Fair trade coffee is touted as a way to help the poor provide the necessities of life for their families. It is billed as a win-win for anybody with heart — for only a slight premium on our coffee we get to help poor farmers while sitting in the comfort of a café.
Many Christian organizations connect fair trade to Christian values including Catholic Relief Services, Presbyterian Church USA, and Lutheran World Relief. While promoting concern for the poor is essential, does Fair Trade coffee really help poor farmers and help in the fight against poverty?
The Fair Trade movement argues that the free market trading system hurts the poor by paying less than equitable prices for commodities. The stated goals of the Fair Trade movement are to empower marginalized producers to become economically stable and self-sufficient and to promote sustainable development, gender equality, and environmental protection. Producers who meet fair trade standards of labor, development, and environmental sustainability become “certified” and thus receive higher than market prices for their goods.
While all of this sounds good, it still leaves me with questions. First, what makes it more “fair” than free trade? With free trade no one is coerced to enter into an exchange. If the trade is really free then there are no subsidies to distort the market or to protect certain industries or sectors thereby artificially raising prices. What makes trade unfair is when countries subsidize certain industries or put tariffs on foreign products and thereby artificially lower the price domestically so that foreign producer can’t compete. This is the case with U.S. farm subsidies and the Common Agricultural Policy of the European Union. If those subsidies were removed, farmers from developing nations could compete with American and European farmers on an equal playing field. This would not only lower prices for consumers, it would generate more income in developing countries.
Fair Trade positions itself as the solution to the injustice of free trade but in some ways it creates obstacles to free competition by artificially establishing higher prices than the market would provide. Clearly there are gainers from fair trade, but there are possible losers as well. In his short book, Economics in One Lesson, Henry Hazlitt defined economics as seeing the effects of a policy not only on one group but on many and paying attention to unintended consequences.
Consider the possible unintended consequences of Fair Trade coffee. First, only certain “Fair Trade Certified” farmers receive higher prices for their beans. This means that other farmers in the area find it harder to compete. It can create incentives for corruption because it is difficult to determine whether all of the beans came from the specific “certified” farm or whether that farmer bought it at a lower price from non-fair trade farms, including farms that might use slave labor.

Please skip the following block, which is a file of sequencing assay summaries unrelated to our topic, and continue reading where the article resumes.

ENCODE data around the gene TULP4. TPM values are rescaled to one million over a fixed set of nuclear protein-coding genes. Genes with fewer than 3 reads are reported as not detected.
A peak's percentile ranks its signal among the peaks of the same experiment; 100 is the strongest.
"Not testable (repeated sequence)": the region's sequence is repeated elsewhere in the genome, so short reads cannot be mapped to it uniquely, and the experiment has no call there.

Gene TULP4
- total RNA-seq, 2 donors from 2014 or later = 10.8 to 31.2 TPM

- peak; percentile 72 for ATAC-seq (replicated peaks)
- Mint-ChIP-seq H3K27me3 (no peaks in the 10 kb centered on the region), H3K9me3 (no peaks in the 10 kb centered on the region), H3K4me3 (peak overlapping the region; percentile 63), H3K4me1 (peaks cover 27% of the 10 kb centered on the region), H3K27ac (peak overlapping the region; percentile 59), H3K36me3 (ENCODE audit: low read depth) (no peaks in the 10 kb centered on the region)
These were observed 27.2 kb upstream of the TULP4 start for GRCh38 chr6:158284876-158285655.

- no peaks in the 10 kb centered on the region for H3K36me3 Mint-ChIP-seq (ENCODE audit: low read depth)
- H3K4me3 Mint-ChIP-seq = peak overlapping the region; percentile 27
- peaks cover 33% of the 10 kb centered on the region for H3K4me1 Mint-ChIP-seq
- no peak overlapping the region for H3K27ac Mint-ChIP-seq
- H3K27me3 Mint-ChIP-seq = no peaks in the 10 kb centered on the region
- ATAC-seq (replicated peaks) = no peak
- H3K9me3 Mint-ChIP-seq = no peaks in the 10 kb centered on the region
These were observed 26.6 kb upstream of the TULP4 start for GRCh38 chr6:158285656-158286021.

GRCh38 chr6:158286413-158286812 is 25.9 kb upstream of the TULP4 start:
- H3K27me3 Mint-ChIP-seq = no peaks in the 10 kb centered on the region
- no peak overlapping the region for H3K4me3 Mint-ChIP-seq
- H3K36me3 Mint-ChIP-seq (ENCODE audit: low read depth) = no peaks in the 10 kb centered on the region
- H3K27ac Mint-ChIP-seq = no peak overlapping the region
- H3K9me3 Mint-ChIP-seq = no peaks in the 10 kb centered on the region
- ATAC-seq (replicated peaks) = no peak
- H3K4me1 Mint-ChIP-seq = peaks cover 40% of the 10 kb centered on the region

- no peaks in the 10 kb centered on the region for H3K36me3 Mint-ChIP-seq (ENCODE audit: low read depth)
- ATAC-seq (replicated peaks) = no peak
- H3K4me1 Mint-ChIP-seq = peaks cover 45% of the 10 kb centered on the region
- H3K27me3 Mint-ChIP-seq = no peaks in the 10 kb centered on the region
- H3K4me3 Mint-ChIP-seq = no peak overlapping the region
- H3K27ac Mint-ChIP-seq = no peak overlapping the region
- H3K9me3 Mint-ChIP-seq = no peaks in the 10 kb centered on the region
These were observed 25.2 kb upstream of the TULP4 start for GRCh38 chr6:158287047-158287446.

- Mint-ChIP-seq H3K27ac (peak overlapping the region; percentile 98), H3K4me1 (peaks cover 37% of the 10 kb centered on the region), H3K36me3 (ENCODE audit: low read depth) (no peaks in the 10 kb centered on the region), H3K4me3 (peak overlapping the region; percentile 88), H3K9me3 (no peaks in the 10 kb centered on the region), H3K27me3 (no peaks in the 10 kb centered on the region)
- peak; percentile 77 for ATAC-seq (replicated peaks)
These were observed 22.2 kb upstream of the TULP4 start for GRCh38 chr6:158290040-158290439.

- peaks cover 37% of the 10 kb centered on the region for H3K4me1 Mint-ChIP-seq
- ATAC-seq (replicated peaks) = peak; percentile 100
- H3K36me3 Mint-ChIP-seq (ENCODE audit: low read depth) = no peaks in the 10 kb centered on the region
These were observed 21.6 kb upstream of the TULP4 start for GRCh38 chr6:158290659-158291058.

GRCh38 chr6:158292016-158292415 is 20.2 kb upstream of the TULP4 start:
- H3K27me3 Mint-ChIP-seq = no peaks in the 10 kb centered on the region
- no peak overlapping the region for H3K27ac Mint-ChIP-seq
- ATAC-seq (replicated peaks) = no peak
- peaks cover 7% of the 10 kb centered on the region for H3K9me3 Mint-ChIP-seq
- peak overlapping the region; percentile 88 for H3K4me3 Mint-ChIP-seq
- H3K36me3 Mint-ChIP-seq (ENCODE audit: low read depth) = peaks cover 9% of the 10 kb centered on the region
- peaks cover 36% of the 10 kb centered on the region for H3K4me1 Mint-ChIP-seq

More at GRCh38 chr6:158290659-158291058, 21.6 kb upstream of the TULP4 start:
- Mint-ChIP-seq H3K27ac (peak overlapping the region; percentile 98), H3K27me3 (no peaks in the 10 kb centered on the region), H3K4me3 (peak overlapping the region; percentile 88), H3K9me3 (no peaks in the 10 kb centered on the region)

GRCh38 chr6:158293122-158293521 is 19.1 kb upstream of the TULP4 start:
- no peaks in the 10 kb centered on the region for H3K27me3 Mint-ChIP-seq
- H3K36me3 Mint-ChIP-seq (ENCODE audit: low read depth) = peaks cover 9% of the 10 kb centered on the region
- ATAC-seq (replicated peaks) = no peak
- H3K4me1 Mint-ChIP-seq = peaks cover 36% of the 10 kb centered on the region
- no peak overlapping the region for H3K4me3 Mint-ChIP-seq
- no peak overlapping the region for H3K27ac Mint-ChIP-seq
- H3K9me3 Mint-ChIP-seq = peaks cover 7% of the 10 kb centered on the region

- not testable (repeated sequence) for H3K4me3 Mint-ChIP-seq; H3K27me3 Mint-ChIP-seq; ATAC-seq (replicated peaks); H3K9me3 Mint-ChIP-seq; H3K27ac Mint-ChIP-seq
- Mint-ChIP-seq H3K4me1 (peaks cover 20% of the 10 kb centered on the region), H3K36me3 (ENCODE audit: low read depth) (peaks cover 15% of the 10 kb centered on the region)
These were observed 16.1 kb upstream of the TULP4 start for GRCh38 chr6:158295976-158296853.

Second, the artificially inflated prices create incentives for people to remain in coffee farming instead of moving into different industries or jobs that will be more profitable in the long run such as working for multinational corporations who often pay some of the highest wages and are also concerned with stability. Fair trade also creates incentives for more people to produce coffee which could end up creating an over supply resulting in dropping coffee prices in the long run. This could have dire consequences if the fair trade movement goes out of fashion.
Third, does fair trade help the poor move up the value chain into activities such as processing, roasting, and packaging coffee? Or do the artificially higher prices create incentives for them only to grow the beans, leaving the valued-added work to companies in the United States and Europe? Like agricultural subsidies, this seems like another good way to limit competition from developing nations.
Should Christians support Fair Trade? The question itself is a loaded one — as if those who don’t somehow support “unfair trade.”
We need to be vigilant against exploitative labor practices and slave labor, and for this the Fair Trade movement should be commended. Perhaps too, Fair Trade has genuinely helped some farmers by ensuring better information and providing more secure credit channels. But even for those farmers benefiting from fair trade, any long term success seems to rely on its remaining fashionable among intellectuals and the American and European consumer — both fickle lots. Like so many of the anti-market plans that have come and gone, Fair Trade will likely hurt the poor rather than helping them.
The best way to create opportunities and sustainable long-term growth are not faddish movements like Fair Trade, but the same institutions that enabled the West to grow rich: secure private property, the rule of law, and free exchange. When these are in place, trade becomes fair, more people benefit from trade, and the truly fair market unleashes the entrepreneurial spirit that is the source of wealth and prosperity.
Free trade and markets have lifted more people out of poverty than all the fashionable political movements loaded with good intentions but pernicious consequences. This is something to think about next time we are in Starbucks and feeling sanctimonious about our cup of coffee.
Michael Miller is director of programs at the Acton Institute.